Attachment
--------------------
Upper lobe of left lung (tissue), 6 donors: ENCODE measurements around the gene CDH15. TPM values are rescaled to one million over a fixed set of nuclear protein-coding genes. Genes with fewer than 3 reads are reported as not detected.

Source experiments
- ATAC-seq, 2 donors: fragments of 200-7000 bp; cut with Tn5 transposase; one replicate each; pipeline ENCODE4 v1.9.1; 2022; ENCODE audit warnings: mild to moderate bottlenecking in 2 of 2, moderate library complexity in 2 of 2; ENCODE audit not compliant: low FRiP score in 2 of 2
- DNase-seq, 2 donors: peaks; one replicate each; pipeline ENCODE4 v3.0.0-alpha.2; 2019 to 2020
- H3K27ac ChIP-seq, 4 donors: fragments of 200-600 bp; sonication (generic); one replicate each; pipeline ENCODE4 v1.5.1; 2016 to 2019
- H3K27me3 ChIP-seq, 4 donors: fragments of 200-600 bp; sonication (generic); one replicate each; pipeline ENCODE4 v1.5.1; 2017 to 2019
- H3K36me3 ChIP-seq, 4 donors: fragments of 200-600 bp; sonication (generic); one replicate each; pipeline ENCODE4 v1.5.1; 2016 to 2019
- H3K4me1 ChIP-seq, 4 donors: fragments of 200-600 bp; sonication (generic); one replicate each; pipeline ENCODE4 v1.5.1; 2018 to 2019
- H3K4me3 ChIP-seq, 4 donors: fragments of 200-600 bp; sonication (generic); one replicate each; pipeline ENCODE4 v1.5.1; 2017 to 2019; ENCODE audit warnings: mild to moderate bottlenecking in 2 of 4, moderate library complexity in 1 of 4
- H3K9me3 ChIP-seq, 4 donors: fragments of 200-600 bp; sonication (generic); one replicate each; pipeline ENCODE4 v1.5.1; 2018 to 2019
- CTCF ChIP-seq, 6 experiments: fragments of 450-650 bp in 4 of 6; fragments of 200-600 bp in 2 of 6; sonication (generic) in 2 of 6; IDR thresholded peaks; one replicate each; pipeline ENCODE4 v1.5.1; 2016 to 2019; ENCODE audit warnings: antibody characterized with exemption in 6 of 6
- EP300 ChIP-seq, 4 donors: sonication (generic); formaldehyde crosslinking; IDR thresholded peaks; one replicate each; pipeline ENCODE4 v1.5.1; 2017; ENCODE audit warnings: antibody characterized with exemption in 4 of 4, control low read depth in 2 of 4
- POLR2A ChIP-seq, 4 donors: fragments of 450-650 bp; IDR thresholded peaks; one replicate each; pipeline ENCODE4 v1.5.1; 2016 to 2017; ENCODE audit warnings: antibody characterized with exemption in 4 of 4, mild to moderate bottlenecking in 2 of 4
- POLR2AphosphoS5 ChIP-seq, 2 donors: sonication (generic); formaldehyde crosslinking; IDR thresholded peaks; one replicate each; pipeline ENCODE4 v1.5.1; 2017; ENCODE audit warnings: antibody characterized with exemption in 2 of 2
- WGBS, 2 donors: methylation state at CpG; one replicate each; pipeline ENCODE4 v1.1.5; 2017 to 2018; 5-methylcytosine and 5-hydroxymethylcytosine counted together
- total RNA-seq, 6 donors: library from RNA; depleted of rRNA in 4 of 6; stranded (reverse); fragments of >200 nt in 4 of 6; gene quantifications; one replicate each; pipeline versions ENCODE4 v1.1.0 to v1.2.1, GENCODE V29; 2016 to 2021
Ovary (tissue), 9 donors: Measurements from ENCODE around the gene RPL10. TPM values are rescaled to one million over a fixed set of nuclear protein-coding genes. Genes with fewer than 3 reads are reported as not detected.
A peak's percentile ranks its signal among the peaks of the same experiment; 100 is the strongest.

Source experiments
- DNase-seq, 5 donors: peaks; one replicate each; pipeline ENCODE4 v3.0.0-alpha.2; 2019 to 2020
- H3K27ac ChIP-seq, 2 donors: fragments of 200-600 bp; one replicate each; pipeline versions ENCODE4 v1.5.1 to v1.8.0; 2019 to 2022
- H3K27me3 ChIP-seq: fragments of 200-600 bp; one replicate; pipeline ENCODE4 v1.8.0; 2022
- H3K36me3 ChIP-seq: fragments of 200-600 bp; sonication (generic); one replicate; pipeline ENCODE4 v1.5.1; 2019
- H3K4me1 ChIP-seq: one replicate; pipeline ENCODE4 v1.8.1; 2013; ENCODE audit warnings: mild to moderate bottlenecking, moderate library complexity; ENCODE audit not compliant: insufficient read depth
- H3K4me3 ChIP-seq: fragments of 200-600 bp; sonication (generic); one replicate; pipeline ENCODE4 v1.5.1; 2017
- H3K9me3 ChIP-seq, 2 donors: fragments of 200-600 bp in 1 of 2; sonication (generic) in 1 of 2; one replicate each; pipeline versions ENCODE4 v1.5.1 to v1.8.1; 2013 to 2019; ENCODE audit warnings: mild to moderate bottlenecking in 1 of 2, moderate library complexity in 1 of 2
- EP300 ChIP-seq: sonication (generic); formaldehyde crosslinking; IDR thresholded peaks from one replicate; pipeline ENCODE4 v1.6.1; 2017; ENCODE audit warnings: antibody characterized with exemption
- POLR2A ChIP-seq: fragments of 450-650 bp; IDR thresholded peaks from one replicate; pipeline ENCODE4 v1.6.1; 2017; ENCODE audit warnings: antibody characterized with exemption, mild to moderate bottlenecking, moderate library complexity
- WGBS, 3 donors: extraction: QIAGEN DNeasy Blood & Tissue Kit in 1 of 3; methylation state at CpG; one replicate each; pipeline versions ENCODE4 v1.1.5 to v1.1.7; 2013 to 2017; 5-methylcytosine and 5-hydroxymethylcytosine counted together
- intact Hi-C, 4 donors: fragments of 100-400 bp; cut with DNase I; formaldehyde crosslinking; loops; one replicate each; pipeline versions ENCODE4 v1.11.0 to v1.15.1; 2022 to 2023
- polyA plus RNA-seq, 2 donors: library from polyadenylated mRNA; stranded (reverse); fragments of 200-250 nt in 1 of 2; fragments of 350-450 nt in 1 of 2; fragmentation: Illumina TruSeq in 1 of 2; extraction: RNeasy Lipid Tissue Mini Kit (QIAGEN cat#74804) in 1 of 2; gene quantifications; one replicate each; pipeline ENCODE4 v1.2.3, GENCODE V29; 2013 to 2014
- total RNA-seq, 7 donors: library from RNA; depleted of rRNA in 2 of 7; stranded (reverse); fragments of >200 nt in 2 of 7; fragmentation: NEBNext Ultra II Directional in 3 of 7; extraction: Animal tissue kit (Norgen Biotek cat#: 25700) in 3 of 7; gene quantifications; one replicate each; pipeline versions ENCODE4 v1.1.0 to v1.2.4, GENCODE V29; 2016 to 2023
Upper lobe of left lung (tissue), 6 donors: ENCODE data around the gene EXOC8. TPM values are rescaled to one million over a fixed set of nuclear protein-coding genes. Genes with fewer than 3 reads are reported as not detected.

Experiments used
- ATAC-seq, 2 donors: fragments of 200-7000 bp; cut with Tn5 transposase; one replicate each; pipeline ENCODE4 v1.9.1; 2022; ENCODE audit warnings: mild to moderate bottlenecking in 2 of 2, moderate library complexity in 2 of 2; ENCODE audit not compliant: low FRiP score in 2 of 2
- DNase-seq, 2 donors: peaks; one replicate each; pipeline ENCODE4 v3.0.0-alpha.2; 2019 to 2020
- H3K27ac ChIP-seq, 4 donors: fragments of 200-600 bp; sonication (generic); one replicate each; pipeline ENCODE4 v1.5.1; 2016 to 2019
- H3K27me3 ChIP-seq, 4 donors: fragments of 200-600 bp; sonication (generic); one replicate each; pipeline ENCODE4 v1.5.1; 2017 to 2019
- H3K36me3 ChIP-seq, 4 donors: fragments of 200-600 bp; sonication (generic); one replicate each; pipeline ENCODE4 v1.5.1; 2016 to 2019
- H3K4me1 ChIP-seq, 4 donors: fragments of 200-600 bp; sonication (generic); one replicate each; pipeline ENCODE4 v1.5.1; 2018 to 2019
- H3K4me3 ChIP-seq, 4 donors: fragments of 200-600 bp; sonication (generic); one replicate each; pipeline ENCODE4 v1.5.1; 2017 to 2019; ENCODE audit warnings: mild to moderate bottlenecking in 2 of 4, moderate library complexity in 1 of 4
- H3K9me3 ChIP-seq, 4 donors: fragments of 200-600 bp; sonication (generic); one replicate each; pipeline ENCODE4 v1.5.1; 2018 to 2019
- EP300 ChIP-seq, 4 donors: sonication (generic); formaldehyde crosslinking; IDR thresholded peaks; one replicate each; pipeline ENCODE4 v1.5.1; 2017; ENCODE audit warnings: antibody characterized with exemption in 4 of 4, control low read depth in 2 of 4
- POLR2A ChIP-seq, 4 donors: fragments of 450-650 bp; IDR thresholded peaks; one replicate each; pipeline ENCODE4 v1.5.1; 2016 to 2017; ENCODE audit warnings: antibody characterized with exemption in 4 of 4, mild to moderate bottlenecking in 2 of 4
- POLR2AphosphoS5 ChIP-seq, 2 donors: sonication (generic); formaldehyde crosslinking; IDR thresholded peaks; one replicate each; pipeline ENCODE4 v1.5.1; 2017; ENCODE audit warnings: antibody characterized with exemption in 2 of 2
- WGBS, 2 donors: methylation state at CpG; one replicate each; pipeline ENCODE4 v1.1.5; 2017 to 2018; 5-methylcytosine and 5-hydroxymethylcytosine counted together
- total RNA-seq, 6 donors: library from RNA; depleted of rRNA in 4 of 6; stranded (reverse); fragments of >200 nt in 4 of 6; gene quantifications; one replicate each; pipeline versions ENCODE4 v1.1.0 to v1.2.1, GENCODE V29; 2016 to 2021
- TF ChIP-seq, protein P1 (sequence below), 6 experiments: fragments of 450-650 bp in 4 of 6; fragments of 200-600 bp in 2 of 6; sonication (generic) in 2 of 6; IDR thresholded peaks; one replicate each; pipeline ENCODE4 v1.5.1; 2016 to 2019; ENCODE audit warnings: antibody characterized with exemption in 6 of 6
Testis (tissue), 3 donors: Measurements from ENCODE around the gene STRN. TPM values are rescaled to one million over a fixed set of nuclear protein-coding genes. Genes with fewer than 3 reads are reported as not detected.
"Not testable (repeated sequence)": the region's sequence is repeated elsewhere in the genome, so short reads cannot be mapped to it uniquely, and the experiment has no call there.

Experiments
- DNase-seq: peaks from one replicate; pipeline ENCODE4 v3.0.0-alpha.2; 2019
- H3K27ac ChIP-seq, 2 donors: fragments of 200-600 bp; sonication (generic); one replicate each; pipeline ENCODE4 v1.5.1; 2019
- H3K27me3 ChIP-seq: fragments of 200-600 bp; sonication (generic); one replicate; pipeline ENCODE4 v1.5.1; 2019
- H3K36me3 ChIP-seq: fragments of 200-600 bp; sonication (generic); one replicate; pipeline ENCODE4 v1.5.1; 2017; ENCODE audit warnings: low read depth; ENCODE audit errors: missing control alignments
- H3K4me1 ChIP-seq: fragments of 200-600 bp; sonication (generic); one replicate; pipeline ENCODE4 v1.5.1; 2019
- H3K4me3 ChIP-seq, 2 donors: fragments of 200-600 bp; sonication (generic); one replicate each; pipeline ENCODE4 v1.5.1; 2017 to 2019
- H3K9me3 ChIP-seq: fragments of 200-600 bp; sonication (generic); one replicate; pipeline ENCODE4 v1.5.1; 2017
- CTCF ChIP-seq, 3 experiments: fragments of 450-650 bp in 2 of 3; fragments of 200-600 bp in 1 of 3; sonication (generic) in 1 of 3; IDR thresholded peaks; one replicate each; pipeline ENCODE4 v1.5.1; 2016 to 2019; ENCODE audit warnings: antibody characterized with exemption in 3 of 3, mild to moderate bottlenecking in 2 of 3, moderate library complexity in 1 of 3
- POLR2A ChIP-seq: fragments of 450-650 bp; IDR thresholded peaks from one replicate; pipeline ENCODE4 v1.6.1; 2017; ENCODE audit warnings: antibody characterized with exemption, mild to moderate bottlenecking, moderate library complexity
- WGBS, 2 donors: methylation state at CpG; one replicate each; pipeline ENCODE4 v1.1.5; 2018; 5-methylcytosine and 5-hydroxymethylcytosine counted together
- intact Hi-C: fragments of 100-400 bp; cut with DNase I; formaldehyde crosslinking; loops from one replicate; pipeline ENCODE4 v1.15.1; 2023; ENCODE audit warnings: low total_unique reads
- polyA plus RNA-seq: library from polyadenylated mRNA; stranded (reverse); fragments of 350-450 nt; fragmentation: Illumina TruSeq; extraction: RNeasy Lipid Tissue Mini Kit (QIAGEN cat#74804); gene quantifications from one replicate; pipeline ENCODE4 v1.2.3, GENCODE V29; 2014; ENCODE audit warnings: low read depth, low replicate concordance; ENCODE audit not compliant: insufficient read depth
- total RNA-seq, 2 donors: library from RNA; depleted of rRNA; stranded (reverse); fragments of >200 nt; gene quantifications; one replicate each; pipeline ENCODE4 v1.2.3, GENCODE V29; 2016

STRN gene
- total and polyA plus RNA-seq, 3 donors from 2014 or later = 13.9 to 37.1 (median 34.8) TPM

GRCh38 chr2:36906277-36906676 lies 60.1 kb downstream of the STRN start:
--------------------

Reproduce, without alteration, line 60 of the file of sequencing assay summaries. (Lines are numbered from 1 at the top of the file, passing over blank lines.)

- POLR2A ChIP-seq: fragments of 450-650 bp; IDR thresholded peaks from one replicate; pipeline ENCODE4 v1.6.1; 2017; ENCODE audit warnings: antibody characterized with exemption, mild to moderate bottlenecking, moderate library complexity